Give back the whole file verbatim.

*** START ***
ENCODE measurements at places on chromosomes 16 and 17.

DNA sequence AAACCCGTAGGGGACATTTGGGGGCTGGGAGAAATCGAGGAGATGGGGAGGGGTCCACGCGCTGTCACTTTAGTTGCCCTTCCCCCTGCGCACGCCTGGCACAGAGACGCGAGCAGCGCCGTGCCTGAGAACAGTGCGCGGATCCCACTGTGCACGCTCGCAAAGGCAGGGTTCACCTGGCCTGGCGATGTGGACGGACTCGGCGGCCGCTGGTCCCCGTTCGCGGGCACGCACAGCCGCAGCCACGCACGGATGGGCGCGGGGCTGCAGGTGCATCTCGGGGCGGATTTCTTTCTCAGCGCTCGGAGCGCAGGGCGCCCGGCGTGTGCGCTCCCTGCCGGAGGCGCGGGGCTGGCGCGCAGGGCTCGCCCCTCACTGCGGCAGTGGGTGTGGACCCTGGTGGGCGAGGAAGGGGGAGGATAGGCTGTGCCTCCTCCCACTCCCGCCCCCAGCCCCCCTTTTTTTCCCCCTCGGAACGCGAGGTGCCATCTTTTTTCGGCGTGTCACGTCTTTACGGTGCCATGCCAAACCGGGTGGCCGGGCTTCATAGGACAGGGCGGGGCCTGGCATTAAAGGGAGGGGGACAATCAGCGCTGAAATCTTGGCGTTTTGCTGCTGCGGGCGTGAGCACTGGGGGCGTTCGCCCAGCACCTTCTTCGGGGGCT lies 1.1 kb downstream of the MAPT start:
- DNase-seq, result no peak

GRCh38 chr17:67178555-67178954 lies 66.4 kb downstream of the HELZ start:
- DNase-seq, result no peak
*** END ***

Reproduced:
ENCODE measurements at places on chromosomes 16 and 17.

DNA sequence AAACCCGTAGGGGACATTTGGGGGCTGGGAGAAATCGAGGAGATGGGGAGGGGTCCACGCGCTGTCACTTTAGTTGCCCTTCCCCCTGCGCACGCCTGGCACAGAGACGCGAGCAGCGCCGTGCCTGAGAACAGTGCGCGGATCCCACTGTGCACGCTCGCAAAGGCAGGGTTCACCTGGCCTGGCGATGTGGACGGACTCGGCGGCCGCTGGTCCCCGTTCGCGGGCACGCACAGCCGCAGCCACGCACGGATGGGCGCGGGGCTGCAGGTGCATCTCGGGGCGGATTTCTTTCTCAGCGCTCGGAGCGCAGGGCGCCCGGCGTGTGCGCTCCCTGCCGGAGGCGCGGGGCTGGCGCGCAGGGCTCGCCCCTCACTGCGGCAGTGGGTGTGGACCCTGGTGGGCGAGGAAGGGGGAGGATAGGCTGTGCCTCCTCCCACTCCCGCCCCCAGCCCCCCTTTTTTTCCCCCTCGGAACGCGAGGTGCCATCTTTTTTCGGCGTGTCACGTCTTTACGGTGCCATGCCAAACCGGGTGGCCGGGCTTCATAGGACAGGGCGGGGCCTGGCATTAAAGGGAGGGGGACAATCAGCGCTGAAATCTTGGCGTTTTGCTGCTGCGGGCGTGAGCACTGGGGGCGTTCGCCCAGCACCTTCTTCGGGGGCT lies 1.1 kb downstream of the MAPT start:
- DNase-seq, result no peak

GRCh38 chr17:67178555-67178954 lies 66.4 kb downstream of the HELZ start:
- DNase-seq, result no peak